The plane, a 737-500 aircraft, was 26 years old, much older than the Boeing 737 MAX that was grounded in March 2019 after two fatal crashes, including a Lion Air crash in Indonesia that killed 189 people in 2018, according to a report from Bloomberg.
The Sriwijaya Air flight had 62 people aboard and was headed to Pontianak on the island of Borneo from the nation’s capital, according to an Indonesian Transportation Ministry spokeswoman.
The crash was said to have taken place around Lancang Island in the Thousand Islands, according to a report from the Telegraph that cited Novie Riyanto, the director general of air transportation of the Ministry of Transportation.
Indonesia’s search agency picked up some debris in the Java Sea and was trying to confirm if it belongs to the Sriwijaya Air flight, said Bambang Suryo Aji, the group’s deputy for operations, Bloomberg reported.
Indonesia’s military said it was conducting a search-and-rescue mission.
Sriwijaya Air said it was investigating the matter and would release an official statement when it has more details.
A Boeing spokeswoman said the company was aware of media reports from Jakarta and was “closely monitoring the situation.”
“We are working to gather more information,” Boeing spokeswoman Zoe Leong said in a statement.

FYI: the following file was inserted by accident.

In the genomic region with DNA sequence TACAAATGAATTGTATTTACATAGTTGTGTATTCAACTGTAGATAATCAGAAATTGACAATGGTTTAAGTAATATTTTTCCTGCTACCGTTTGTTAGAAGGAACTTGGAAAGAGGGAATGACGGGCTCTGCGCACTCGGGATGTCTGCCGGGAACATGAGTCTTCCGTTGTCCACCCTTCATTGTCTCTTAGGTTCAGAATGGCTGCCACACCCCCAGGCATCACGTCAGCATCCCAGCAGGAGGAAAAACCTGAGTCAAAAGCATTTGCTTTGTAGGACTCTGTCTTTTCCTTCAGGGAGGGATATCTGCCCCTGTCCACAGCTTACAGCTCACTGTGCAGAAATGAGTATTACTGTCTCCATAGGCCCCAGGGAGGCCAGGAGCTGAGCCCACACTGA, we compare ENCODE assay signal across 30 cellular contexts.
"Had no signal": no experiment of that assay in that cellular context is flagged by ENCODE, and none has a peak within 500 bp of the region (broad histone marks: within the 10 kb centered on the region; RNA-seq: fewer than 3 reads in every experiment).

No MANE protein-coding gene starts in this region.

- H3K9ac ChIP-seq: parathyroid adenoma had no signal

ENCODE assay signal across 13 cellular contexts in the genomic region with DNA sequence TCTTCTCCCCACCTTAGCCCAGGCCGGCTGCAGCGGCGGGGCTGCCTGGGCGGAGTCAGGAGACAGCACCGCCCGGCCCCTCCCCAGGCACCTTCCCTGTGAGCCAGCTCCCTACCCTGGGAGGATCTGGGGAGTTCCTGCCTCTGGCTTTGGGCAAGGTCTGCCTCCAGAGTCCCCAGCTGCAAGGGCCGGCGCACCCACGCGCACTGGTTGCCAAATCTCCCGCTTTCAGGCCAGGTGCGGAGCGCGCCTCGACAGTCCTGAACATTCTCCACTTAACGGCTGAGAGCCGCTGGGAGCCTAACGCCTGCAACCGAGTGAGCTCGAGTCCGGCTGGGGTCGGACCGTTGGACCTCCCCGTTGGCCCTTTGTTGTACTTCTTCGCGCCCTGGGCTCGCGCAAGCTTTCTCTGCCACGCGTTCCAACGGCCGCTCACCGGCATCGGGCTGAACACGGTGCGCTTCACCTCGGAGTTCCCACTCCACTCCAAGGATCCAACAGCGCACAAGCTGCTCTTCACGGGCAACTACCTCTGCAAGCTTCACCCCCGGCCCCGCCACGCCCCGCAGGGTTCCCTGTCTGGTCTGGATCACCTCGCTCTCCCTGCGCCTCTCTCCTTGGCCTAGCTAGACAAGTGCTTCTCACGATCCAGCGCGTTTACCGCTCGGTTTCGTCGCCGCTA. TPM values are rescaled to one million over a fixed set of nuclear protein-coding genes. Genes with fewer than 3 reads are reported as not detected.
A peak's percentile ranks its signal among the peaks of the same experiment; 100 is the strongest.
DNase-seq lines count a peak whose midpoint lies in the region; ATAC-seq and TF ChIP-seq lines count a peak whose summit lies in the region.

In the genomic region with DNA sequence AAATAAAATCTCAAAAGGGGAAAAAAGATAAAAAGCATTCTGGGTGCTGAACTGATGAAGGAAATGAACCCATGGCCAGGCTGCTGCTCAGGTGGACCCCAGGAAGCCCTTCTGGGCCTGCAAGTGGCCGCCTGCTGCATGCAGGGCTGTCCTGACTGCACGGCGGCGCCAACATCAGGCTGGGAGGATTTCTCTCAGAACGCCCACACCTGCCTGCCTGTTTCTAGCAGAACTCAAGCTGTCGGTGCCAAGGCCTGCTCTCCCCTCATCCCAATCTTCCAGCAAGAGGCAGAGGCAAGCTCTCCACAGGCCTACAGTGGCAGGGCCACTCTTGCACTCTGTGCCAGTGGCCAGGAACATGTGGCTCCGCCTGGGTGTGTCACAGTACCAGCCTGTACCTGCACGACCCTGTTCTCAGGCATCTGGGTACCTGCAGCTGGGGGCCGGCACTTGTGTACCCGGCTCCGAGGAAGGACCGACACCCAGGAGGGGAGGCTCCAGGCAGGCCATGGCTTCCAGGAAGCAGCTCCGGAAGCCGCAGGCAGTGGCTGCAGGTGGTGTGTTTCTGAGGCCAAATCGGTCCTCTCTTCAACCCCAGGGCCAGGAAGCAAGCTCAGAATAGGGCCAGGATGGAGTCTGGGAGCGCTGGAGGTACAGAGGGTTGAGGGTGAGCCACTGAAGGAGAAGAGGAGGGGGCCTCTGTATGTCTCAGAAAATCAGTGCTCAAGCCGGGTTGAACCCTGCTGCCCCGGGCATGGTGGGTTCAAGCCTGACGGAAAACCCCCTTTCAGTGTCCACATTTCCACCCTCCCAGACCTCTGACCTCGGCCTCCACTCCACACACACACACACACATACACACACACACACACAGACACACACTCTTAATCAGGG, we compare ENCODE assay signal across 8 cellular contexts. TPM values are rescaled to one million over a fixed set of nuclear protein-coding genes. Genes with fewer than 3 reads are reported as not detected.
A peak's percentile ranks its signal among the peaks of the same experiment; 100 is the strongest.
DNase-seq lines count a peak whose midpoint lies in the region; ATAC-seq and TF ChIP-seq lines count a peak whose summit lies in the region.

FlightRadar24, a website that monitors aircraft movements, tracked the plane plunging to 250 feet from 10,900 feet, Bloomberg reported.
The crash comes just days after jetmaker Boeing agreed to pay a $2.5 billion fine over fraud and conspiracy charges linked to its 737 MAX jet program.
The settlement involves a criminal penalty of $243.6 million, based on the conduct of two former MAX program technical pilots, and the establishment of a $500 million fund to provide compensation for families of the victims of the Lion Air and Ethiopian Airlines crashes, the company said.
Boeing said the deferred prosecution agreement with the Department of Justice, which it entered into on Thursday, will impact the company’s fourth-quarter earnings by $743.5 million.
“I firmly believe that entering into this resolution is the right thing for us to do – a step that appropriately acknowledges how we fell short of our values and expectations,” said CEO Dave Calhoun. “This resolution is a serious reminder to all of us of how critical our obligation of transparency to regulators is, and the consequences that our company can face if any one of us falls short of those expectations.”
Boeing’s 737 MAX was approved to fly again by the Federal Aviation Administration in November.
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